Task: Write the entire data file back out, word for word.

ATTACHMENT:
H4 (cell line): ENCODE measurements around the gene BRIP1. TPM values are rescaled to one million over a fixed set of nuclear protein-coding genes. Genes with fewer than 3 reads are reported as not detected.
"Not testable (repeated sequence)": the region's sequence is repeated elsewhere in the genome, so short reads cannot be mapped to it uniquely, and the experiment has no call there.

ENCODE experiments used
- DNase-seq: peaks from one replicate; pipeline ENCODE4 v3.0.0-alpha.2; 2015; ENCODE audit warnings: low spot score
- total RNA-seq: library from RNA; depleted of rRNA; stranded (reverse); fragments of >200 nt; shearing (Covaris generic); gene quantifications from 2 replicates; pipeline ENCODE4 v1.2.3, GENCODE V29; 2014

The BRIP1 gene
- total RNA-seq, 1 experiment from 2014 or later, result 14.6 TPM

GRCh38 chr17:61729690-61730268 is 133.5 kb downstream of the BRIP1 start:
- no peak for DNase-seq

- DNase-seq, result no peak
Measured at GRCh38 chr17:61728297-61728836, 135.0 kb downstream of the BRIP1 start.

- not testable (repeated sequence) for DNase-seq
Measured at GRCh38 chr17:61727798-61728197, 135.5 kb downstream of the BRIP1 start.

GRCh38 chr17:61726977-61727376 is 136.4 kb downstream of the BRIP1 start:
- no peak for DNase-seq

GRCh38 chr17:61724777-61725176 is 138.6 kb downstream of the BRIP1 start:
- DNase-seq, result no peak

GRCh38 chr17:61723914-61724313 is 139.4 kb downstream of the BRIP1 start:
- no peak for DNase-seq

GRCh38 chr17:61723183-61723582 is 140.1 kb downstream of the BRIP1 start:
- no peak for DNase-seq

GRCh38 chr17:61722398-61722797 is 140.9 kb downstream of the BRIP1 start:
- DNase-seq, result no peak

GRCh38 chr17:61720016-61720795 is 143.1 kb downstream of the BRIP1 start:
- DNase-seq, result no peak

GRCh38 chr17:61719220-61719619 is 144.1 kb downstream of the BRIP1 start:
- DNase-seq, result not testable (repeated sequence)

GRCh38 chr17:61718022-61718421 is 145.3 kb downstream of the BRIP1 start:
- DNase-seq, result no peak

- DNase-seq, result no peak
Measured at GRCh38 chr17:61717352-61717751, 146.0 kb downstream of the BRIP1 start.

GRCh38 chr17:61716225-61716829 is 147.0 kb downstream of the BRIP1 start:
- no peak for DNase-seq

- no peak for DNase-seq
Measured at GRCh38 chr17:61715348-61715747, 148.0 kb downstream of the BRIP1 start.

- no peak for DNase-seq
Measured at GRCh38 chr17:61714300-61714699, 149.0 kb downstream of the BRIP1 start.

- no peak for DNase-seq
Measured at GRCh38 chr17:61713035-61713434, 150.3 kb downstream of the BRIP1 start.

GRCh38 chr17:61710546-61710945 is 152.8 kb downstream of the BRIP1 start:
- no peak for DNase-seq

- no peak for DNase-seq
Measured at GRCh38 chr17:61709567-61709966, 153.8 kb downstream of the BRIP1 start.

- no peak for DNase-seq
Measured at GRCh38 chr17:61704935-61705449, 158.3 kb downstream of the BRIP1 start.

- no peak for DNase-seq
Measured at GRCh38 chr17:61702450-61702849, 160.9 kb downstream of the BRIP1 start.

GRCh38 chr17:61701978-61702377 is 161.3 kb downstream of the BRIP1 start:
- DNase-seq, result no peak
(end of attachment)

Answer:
H4 (cell line): ENCODE measurements around the gene BRIP1. TPM values are rescaled to one million over a fixed set of nuclear protein-coding genes. Genes with fewer than 3 reads are reported as not detected.
"Not testable (repeated sequence)": the region's sequence is repeated elsewhere in the genome, so short reads cannot be mapped to it uniquely, and the experiment has no call there.

ENCODE experiments used
- DNase-seq: peaks from one replicate; pipeline ENCODE4 v3.0.0-alpha.2; 2015; ENCODE audit warnings: low spot score
- total RNA-seq: library from RNA; depleted of rRNA; stranded (reverse); fragments of >200 nt; shearing (Covaris generic); gene quantifications from 2 replicates; pipeline ENCODE4 v1.2.3, GENCODE V29; 2014

The BRIP1 gene
- total RNA-seq, 1 experiment from 2014 or later, result 14.6 TPM

GRCh38 chr17:61729690-61730268 is 133.5 kb downstream of the BRIP1 start:
- no peak for DNase-seq

- DNase-seq, result no peak
Measured at GRCh38 chr17:61728297-61728836, 135.0 kb downstream of the BRIP1 start.

- not testable (repeated sequence) for DNase-seq
Measured at GRCh38 chr17:61727798-61728197, 135.5 kb downstream of the BRIP1 start.

GRCh38 chr17:61726977-61727376 is 136.4 kb downstream of the BRIP1 start:
- no peak for DNase-seq

GRCh38 chr17:61724777-61725176 is 138.6 kb downstream of the BRIP1 start:
- DNase-seq, result no peak

GRCh38 chr17:61723914-61724313 is 139.4 kb downstream of the BRIP1 start:
- no peak for DNase-seq

GRCh38 chr17:61723183-61723582 is 140.1 kb downstream of the BRIP1 start:
- no peak for DNase-seq

GRCh38 chr17:61722398-61722797 is 140.9 kb downstream of the BRIP1 start:
- DNase-seq, result no peak

GRCh38 chr17:61720016-61720795 is 143.1 kb downstream of the BRIP1 start:
- DNase-seq, result no peak

GRCh38 chr17:61719220-61719619 is 144.1 kb downstream of the BRIP1 start:
- DNase-seq, result not testable (repeated sequence)

GRCh38 chr17:61718022-61718421 is 145.3 kb downstream of the BRIP1 start:
- DNase-seq, result no peak

- DNase-seq, result no peak
Measured at GRCh38 chr17:61717352-61717751, 146.0 kb downstream of the BRIP1 start.

GRCh38 chr17:61716225-61716829 is 147.0 kb downstream of the BRIP1 start:
- no peak for DNase-seq

- no peak for DNase-seq
Measured at GRCh38 chr17:61715348-61715747, 148.0 kb downstream of the BRIP1 start.

- no peak for DNase-seq
Measured at GRCh38 chr17:61714300-61714699, 149.0 kb downstream of the BRIP1 start.

- no peak for DNase-seq
Measured at GRCh38 chr17:61713035-61713434, 150.3 kb downstream of the BRIP1 start.

GRCh38 chr17:61710546-61710945 is 152.8 kb downstream of the BRIP1 start:
- no peak for DNase-seq

- no peak for DNase-seq
Measured at GRCh38 chr17:61709567-61709966, 153.8 kb downstream of the BRIP1 start.

- no peak for DNase-seq
Measured at GRCh38 chr17:61704935-61705449, 158.3 kb downstream of the BRIP1 start.

- no peak for DNase-seq
Measured at GRCh38 chr17:61702450-61702849, 160.9 kb downstream of the BRIP1 start.

GRCh38 chr17:61701978-61702377 is 161.3 kb downstream of the BRIP1 start:
- DNase-seq, result no peak